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Chief Judge Stark construes claims relating to computer-assisted microsurgery methods and equipment.

In a recent memorandum opinion, Chief Judge Leonard P. Stark construed claim terms from U.S. Patent No. 5,755,725, entitled “Computer-Assisted Microsurgery Methods and Equipment.”  Sarif Biomedical LLC v. Brainlab, Inc., et al., C.A. No. 13-846-LPS (D. Del. Aug. 26, 2015).  Of note, Chief Judge Stark found that language in the preamble of a claim was limiting because it provided antecedent basis for a term appearing in other claim limitations.  Specifically, the preamble to claim 1 recited “[a] computer-assisted microsurgery installation, comprising . . .” and the word “microsurgery” was not otherwise referenced in the claims, nor described in the specification.  The Court agreed with the defendants that the preamble must be limiting because “it provides the antecedent basis for the term ‘the tool,’ which appears later in limitations . . . of the same claim 1.”  Id. at 6 (“These later references to ‘the tool’ refer to a microsurgical tool . . . .”).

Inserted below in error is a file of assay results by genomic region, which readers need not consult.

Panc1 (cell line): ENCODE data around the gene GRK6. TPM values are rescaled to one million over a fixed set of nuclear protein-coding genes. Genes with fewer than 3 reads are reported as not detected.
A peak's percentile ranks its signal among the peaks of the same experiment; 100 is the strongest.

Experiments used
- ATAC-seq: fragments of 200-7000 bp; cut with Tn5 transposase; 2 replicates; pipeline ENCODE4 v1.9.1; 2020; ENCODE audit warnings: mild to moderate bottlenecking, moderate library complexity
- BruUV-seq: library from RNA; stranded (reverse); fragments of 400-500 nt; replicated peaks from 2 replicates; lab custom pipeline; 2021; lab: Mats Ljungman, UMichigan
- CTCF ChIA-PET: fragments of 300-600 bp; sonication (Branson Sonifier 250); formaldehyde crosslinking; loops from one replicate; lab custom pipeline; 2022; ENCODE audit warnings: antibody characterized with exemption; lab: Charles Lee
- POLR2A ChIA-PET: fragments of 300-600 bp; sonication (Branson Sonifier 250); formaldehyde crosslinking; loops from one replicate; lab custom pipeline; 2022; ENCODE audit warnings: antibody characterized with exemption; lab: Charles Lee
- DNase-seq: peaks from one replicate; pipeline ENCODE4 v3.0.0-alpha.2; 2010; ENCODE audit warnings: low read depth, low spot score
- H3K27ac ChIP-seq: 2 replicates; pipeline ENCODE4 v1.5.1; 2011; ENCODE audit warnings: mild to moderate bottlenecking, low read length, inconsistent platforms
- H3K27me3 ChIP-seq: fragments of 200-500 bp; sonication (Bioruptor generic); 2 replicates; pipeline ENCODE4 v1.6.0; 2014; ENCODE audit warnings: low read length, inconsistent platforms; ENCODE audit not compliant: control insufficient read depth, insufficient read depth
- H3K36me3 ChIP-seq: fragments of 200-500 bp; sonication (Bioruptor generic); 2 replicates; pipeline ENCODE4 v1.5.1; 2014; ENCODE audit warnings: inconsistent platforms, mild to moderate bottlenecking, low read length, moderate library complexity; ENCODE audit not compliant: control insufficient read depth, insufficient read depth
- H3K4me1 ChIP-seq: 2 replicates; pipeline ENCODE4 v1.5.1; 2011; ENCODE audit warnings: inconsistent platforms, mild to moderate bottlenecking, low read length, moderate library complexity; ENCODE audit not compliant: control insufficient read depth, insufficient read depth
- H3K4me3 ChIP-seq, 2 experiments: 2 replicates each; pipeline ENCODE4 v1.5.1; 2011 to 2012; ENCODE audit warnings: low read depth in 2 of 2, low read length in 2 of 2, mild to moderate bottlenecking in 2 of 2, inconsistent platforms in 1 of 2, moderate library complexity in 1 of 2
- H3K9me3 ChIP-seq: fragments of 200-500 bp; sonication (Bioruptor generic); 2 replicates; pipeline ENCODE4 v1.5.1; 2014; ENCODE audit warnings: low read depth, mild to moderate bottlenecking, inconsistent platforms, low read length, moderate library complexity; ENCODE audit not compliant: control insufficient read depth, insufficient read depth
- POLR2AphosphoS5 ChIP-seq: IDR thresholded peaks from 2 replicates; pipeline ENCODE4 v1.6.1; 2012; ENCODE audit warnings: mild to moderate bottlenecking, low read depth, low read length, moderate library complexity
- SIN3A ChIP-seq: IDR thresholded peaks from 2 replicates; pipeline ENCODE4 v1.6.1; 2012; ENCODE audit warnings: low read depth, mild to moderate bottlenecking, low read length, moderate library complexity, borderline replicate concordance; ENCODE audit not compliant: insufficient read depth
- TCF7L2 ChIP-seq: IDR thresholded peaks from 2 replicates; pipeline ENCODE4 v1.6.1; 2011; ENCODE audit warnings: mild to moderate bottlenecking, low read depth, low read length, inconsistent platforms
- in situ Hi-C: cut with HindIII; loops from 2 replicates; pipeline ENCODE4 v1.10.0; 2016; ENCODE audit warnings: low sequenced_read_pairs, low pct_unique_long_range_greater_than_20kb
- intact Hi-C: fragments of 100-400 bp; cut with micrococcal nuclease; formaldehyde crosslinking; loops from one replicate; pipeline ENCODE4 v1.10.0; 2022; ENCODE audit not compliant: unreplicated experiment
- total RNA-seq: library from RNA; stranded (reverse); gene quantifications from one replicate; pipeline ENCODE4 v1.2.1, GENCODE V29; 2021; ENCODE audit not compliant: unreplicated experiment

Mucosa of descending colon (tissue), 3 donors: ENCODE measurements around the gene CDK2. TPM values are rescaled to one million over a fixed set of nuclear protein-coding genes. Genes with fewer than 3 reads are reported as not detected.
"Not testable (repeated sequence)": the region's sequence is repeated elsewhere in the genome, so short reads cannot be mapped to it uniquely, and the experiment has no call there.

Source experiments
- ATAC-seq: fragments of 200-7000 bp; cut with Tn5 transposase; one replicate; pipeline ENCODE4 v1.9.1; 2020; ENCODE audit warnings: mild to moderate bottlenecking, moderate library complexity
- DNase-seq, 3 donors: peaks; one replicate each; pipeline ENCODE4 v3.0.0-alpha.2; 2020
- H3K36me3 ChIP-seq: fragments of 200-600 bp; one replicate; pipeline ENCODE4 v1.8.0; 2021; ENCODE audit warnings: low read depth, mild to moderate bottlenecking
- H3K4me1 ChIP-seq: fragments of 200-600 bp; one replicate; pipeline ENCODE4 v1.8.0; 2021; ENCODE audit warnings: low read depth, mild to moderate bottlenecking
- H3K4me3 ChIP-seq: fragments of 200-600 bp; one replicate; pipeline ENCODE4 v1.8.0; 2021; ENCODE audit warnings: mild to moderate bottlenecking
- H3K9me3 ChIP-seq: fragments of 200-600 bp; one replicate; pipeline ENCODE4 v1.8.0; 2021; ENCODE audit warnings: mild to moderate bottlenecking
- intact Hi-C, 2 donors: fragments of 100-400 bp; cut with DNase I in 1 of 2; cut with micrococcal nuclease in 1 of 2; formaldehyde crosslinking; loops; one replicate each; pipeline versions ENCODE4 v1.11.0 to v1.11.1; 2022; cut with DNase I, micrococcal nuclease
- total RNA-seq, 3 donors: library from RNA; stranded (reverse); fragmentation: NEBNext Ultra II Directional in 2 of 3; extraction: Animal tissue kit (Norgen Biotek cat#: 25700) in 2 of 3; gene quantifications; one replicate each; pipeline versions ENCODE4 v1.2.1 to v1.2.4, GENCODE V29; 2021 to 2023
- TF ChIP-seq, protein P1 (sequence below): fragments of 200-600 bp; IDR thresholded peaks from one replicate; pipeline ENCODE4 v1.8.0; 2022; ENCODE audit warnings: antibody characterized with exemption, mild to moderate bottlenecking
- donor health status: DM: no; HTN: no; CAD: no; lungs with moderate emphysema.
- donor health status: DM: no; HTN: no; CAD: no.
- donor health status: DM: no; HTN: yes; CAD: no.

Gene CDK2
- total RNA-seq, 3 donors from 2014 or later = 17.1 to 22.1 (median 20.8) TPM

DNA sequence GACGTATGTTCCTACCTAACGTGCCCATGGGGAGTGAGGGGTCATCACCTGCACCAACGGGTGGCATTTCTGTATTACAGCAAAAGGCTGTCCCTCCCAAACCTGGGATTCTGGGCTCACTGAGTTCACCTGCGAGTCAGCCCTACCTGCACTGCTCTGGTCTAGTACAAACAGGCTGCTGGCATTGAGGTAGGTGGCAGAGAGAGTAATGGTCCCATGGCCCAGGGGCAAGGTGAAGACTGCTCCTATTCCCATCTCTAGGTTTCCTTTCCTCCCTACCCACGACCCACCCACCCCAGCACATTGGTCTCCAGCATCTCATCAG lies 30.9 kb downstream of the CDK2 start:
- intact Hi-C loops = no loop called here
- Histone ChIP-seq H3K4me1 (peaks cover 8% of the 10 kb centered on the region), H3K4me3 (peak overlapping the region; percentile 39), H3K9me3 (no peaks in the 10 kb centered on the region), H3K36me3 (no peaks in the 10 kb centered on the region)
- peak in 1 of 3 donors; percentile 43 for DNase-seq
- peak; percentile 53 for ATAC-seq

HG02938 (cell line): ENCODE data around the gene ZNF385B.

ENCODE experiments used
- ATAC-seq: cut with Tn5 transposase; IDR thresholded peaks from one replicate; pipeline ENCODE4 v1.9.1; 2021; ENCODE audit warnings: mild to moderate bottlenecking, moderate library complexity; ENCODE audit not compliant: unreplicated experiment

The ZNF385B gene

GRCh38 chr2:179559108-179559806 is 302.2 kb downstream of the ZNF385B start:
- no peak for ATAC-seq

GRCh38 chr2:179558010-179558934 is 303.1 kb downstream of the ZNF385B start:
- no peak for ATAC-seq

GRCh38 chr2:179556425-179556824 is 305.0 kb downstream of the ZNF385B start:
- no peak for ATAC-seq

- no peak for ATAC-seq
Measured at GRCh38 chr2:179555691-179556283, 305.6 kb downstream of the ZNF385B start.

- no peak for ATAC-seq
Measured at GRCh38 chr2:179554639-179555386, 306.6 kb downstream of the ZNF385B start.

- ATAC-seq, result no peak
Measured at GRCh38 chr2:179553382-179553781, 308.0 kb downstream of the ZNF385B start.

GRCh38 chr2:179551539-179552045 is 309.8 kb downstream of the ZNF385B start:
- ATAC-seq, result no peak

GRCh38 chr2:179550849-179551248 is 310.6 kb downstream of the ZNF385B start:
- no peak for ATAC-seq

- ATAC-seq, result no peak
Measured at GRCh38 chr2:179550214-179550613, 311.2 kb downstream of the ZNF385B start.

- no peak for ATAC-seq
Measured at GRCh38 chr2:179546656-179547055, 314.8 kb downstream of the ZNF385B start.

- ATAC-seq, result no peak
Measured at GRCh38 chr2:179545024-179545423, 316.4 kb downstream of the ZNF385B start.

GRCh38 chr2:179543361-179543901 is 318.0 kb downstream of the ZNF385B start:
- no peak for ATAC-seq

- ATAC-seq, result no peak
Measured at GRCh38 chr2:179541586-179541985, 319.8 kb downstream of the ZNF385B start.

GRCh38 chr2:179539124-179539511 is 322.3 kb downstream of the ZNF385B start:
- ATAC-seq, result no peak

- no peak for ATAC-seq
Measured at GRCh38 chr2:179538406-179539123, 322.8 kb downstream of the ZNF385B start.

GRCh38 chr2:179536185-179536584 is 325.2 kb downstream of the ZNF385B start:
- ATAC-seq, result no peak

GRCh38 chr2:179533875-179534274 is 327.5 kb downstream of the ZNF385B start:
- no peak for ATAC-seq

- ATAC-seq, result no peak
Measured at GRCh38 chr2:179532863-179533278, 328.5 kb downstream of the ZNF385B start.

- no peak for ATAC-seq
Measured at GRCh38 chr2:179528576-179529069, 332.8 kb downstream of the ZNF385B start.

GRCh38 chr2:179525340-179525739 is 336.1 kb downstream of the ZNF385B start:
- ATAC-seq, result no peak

Chief Judge Stark found, respect to another disputed claim term, that “the presumption against means-plus-function claiming in the absence of the word ‘means’ has been overcome.”  Id. at 13.  At issue was a claim reciting “a computer adapted to: . . . control position and displacements of the tool as a function of control signals originating from a control unit, wherein the fixed reference frame Rc is independent of the patent reference frame Rp and of the image reference frame Ri.”  The Court explained that the “term, and the entirety of the intrinsic (and extrinsic) evidence, fail to recite sufficiently definite structure to accomplish the function of ‘control position and displacements of the tool as a function of control signals originating from a control unit.’”  Id.  The Court therefore found that the term lacked sufficient disclosure of structure because “there is no disclosure as to how the computer would perform this function. . . . The patent provides no guidance as to how the computer would operate, other than the general assertion that it would run ‘specialized software.’”  Id. at 14-15.

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